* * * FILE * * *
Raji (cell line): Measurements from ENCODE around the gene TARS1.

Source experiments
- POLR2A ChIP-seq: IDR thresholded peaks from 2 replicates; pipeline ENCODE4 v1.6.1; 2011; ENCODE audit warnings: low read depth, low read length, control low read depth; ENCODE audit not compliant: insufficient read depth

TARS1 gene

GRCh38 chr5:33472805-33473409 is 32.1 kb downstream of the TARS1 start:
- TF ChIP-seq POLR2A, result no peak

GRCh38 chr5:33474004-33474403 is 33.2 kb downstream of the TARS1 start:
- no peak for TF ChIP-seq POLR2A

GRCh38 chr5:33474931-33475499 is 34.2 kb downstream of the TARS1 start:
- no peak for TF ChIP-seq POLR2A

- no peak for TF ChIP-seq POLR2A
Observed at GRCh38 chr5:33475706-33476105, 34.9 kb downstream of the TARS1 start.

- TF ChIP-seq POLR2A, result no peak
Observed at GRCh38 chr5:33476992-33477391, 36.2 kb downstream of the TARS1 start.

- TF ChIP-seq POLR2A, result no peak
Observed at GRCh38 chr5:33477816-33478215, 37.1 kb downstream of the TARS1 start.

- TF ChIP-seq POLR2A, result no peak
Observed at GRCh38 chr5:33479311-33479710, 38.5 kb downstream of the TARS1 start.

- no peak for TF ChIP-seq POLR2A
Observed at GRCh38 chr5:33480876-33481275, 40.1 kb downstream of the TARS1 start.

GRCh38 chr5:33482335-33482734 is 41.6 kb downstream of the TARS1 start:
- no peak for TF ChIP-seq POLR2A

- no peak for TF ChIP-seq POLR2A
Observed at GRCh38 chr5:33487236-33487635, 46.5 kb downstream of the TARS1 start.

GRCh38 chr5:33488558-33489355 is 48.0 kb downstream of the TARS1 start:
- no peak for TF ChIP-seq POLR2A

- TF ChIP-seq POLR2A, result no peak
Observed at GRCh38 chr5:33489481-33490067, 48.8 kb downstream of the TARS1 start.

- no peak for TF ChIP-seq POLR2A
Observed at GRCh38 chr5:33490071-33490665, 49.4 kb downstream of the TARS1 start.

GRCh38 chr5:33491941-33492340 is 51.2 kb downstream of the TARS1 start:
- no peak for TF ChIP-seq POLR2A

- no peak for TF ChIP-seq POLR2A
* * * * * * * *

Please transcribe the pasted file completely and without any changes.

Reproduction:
Raji (cell line): Measurements from ENCODE around the gene TARS1.

Source experiments
- POLR2A ChIP-seq: IDR thresholded peaks from 2 replicates; pipeline ENCODE4 v1.6.1; 2011; ENCODE audit warnings: low read depth, low read length, control low read depth; ENCODE audit not compliant: insufficient read depth

TARS1 gene

GRCh38 chr5:33472805-33473409 is 32.1 kb downstream of the TARS1 start:
- TF ChIP-seq POLR2A, result no peak

GRCh38 chr5:33474004-33474403 is 33.2 kb downstream of the TARS1 start:
- no peak for TF ChIP-seq POLR2A

GRCh38 chr5:33474931-33475499 is 34.2 kb downstream of the TARS1 start:
- no peak for TF ChIP-seq POLR2A

- no peak for TF ChIP-seq POLR2A
Observed at GRCh38 chr5:33475706-33476105, 34.9 kb downstream of the TARS1 start.

- TF ChIP-seq POLR2A, result no peak
Observed at GRCh38 chr5:33476992-33477391, 36.2 kb downstream of the TARS1 start.

- TF ChIP-seq POLR2A, result no peak
Observed at GRCh38 chr5:33477816-33478215, 37.1 kb downstream of the TARS1 start.

- TF ChIP-seq POLR2A, result no peak
Observed at GRCh38 chr5:33479311-33479710, 38.5 kb downstream of the TARS1 start.

- no peak for TF ChIP-seq POLR2A
Observed at GRCh38 chr5:33480876-33481275, 40.1 kb downstream of the TARS1 start.

GRCh38 chr5:33482335-33482734 is 41.6 kb downstream of the TARS1 start:
- no peak for TF ChIP-seq POLR2A

- no peak for TF ChIP-seq POLR2A
Observed at GRCh38 chr5:33487236-33487635, 46.5 kb downstream of the TARS1 start.

GRCh38 chr5:33488558-33489355 is 48.0 kb downstream of the TARS1 start:
- no peak for TF ChIP-seq POLR2A

- TF ChIP-seq POLR2A, result no peak
Observed at GRCh38 chr5:33489481-33490067, 48.8 kb downstream of the TARS1 start.

- no peak for TF ChIP-seq POLR2A
Observed at GRCh38 chr5:33490071-33490665, 49.4 kb downstream of the TARS1 start.

GRCh38 chr5:33491941-33492340 is 51.2 kb downstream of the TARS1 start:
- no peak for TF ChIP-seq POLR2A

- no peak for TF ChIP-seq POLR2A